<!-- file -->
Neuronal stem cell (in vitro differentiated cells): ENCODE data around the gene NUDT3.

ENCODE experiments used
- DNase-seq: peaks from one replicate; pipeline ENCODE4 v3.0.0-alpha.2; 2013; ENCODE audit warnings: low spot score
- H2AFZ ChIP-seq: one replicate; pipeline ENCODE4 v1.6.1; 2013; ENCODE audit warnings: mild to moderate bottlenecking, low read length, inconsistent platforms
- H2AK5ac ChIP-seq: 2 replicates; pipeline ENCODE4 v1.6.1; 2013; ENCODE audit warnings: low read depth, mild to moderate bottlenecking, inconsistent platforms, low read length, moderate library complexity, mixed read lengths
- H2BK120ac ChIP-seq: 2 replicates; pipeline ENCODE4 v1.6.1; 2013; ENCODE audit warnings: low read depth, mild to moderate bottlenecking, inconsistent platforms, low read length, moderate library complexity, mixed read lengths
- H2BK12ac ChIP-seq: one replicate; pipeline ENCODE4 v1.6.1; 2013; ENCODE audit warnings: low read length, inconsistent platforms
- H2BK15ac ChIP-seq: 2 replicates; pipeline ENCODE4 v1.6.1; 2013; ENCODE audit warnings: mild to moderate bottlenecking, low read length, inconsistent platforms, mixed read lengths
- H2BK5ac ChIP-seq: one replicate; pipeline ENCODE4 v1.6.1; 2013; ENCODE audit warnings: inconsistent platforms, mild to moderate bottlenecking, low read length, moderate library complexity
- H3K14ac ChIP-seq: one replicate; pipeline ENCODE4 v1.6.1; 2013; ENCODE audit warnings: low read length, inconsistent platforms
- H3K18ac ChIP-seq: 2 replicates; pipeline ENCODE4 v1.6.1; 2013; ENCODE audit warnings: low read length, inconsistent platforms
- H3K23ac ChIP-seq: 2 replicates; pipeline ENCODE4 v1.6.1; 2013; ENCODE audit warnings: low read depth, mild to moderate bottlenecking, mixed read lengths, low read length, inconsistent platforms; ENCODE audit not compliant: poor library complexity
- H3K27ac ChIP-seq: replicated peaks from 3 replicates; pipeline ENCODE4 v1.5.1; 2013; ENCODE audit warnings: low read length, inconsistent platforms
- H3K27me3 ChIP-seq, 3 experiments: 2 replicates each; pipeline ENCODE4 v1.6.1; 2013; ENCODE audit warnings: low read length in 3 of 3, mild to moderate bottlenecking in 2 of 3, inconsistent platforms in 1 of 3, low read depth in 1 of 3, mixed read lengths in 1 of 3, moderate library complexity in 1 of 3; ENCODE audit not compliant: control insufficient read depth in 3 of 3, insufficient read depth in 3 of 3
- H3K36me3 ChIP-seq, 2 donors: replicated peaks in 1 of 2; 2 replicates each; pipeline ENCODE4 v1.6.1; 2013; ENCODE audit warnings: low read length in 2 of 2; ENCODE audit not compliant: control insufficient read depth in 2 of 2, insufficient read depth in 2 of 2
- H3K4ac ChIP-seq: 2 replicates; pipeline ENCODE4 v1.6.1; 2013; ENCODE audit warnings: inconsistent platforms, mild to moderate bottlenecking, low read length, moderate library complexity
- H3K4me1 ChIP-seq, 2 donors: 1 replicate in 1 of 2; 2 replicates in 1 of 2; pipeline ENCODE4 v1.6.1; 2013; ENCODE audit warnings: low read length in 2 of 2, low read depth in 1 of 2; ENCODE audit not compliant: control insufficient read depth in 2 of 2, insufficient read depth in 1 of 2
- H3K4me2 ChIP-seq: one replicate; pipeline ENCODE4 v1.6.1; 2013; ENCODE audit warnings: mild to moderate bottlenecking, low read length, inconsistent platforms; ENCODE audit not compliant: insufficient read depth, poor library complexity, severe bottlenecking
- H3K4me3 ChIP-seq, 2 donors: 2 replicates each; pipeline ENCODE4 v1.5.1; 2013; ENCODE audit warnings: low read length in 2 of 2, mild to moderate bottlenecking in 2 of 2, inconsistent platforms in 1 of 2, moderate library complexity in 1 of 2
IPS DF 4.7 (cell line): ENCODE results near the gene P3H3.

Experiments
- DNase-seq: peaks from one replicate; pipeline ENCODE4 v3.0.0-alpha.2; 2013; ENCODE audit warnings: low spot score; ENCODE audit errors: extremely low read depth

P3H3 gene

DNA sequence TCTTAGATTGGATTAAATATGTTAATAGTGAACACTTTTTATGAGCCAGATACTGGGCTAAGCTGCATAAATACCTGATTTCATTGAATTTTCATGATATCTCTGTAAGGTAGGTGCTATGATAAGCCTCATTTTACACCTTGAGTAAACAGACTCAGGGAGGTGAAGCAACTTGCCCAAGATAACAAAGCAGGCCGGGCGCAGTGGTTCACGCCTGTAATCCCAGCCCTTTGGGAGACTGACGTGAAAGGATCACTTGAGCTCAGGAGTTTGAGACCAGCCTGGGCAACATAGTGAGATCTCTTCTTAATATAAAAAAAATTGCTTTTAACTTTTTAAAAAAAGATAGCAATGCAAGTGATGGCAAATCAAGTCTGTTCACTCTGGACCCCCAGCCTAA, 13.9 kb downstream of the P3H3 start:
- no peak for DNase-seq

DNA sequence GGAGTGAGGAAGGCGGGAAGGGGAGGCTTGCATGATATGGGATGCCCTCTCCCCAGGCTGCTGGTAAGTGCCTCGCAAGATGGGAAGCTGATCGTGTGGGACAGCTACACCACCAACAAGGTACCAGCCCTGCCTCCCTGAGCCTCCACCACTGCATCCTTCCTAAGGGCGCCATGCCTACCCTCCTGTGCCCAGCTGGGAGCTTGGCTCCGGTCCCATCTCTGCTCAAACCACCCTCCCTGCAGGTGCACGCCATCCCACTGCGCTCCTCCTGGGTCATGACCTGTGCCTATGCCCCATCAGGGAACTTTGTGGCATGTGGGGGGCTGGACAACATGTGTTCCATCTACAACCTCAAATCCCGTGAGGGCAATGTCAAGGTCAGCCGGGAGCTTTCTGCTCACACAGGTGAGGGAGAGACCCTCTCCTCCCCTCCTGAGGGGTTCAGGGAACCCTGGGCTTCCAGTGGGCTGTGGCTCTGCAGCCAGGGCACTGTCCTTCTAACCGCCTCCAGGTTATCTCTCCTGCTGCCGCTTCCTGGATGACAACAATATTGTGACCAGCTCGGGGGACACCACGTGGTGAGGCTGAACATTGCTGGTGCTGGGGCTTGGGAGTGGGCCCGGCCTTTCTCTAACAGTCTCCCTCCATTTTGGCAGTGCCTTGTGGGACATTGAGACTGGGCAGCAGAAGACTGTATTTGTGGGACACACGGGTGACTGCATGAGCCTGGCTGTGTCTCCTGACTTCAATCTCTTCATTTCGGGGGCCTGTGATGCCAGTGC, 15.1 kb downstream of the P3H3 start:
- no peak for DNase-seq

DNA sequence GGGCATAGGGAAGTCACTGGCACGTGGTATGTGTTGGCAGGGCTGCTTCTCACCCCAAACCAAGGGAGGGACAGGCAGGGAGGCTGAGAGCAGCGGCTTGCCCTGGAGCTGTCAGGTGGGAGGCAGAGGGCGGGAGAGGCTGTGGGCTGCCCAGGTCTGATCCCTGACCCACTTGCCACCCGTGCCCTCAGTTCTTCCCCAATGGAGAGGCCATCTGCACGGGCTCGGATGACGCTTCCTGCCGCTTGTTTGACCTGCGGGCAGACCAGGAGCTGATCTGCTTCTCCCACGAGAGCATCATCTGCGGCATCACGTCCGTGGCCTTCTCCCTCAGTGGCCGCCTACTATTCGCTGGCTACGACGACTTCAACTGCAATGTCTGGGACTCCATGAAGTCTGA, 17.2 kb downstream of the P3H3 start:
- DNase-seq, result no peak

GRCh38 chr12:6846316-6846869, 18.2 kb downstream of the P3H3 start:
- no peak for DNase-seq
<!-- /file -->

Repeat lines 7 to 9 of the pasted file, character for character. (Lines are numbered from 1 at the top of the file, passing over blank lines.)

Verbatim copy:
- H2BK12ac ChIP-seq: one replicate; pipeline ENCODE4 v1.6.1; 2013; ENCODE audit warnings: low read length, inconsistent platforms
- H2BK15ac ChIP-seq: 2 replicates; pipeline ENCODE4 v1.6.1; 2013; ENCODE audit warnings: mild to moderate bottlenecking, low read length, inconsistent platforms, mixed read lengths
- H2BK5ac ChIP-seq: one replicate; pipeline ENCODE4 v1.6.1; 2013; ENCODE audit warnings: inconsistent platforms, mild to moderate bottlenecking, low read length, moderate library complexity